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Number 571 • August 11, 2011 | Past Issues

 

 

 

 

 

 

 

 

 

 

 

   

1) China’s Slick Media Methods Can’t Keep Oil Coverage at Bay

If oil spills in the ocean and no one hears about it, is it still a disaster? A recent drilling rig failure that dumped an unknown amount of oil into China's Bohai Bay has made that question far from a philosophical riddle.

The spill has left no shortage of other riddles—such as, when did the leaks first occur? Why weren’t they reported to the public? And how big exactly was the resulting slick? News reports on the event are conflicting, sparse, and make it difficult to piece together what happened.

Two offshore leaks in the bay in northeastern China—one on June 4 and one on June 17—spewed an estimated 7,000 barrels of oil, covering an area of about 520 square miles. This is according to a July 12 account by Asia Times Online, which has provided the some of the most comprehensive coverage.

Although ConocoPhillips China, which owns the rig along with the China National Offshore Oil Corporation (CNOOC), reported the leaks to China’s State Oceanic Administration (SOA) in June, news of the spill was kept from the public until it was leaked on the Chinese equivalent of Twitter, Sina Weibo, on June 21, according to Asia Times.

Even then, formal coverage of the event was slow to materialize, with a press conference and official statements from ConocoPhillips China not forthcoming until July 5. At that time, the slick was said to have been contained at about 1,500 barrels and 520 square miles (although a New York Times report on that day cites officials as saying the spread was 320 square miles).

On July 15, at least two news agencies, Agence France-Presse and ChannelNewsAsia, cited SOA estimates of the spill to be 1,650 square miles, or nearly six times the size of Singapore. An NTD News report that day, though, said the spill was 300 square miles. Since then, outlets such as the Guardian have used the original 520-square-mile estimate, while China Daily has stated official figures to be more than 2,600 square miles in July, but only 2,000 square miles in August.

What's particularly surprising is that most news outlets continued to report ConocoPhillips’ estimate of 1,500 barrels lost, even after learning that the platform was still leaking. In the last few days, as ConocoPhillips discovered more oily mud near the platform and missed a deadline to complete cleanup, that number has only been changed to a vague “more than” previous estimates of 1,500 barrels.

Trying to quantify the spill by barrels of oil lost or miles of ocean polluted is dicey under the best of circumstances, said Liesel Ritchie, assistant director for research at the Natural Hazards Center and longtime researcher of spills such as those from the Exxon Valdez, Selendang Ayu, and the BP Deepwater Horizon.

“The estimates used to measure these events are all over the place. There's nothing new about that,” she said. “For example, the official figure for the Exxon Valdez oil spill is 11 million gallons, yet some contend that almost 33 million gallons were spilled. What makes it really difficult is when you know nothing else about what happened—like in this current China situation.”

While the confusion surrounding the Bohai Bay spill is disturbing, it’s also business as usual in the thicket of Chinese public affairs. Technological disasters are often veiled, revealed long after the fact, or denied outright. The Bohai event recalls last year’s pipeline disaster in nearby Dalian, where the government reported less than a million gallons of gasoline spilled into the Yellow Sea. Scientists later estimated that number was about 18 million gallons, according to the Huffington Post.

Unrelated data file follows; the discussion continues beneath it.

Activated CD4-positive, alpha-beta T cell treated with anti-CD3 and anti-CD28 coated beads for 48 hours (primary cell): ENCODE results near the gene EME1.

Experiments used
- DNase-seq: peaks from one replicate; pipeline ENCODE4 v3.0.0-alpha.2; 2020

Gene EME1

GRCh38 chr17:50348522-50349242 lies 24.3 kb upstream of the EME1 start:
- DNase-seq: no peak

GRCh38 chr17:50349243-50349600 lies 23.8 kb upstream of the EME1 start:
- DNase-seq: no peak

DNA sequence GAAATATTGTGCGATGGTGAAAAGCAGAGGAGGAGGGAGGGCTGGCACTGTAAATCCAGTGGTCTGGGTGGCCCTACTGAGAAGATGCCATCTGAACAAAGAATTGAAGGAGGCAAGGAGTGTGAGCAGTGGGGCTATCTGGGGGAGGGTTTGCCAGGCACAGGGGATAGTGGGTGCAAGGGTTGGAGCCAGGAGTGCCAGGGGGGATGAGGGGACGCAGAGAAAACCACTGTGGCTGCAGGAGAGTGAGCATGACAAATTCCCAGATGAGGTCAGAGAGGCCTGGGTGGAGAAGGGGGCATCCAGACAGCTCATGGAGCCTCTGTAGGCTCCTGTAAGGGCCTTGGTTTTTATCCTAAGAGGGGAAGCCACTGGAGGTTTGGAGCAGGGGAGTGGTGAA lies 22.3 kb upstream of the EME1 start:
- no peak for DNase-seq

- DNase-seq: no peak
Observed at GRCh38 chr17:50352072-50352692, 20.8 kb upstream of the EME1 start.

From the attempted cover-up of a 2005 benzene spill to silencing citizen protests over schools that collapsed in the Sichuan Earthquake to last week’s media blackout regarding the safety of high speed rail trains, it’s clear that when the interests of the Chinese government or its state-owned businesses are at risk, some obfuscation will be involved.

What remains unclear is the extent to which these unpublicized spills and their damages—which are in no way limited to China, as the Guardian reports—will ever be known to the public.

The Bohai case has an interesting twist. While the government might want to protect state-owned CNOOC, it also has an interest in collecting compensation of up to $31 million per polluted hectare from U.S.-owned ConocoPhillips

One thing is certain. The oily coasts of Hebei and Liaoning Provinces, thousands of dead fish and scallops, and an angry Korea waiting for a response on cleanup efforts will make it harder for China to whitewash this instance of black sludge.

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2) Remembering Christchurch: New Zealand Moves On But Doesn’t Forget

New Zealand has launched an innovative project to create disaster memory archives after its recent earthquakes, including the events that wreaked havoc in Christchurch between September 2010 and June 2011. There’s indication that the oral histories, photographs, memoirs, and collections of online documents and mementos will not only record the event, but also help people heal.

“Whenever I go down to Christchurch, or talk to Christchurch friends, they always say they are getting on with their lives and don't think about the earthquake so much now, but as soon as I open up the topic, half an hour later they're still talking about it,” Jamie Mackay, a Web team leader for QuakeStories, told New Zealand’s The Press. “I think it's just tapping into that somehow and getting people to get over the hurdle of actually writing it down.”

QuakeStories, which allows people to share their quake experiences online, is a project of New Zealand’s Ministry for Culture and Heritage. Other archives include an oral history project that will be available at the National Library of New Zealand and a photograph collection that will eventually be online in the library’s Timeframes catalog, but which can be viewed now in photographer Ross Becker’s Web album.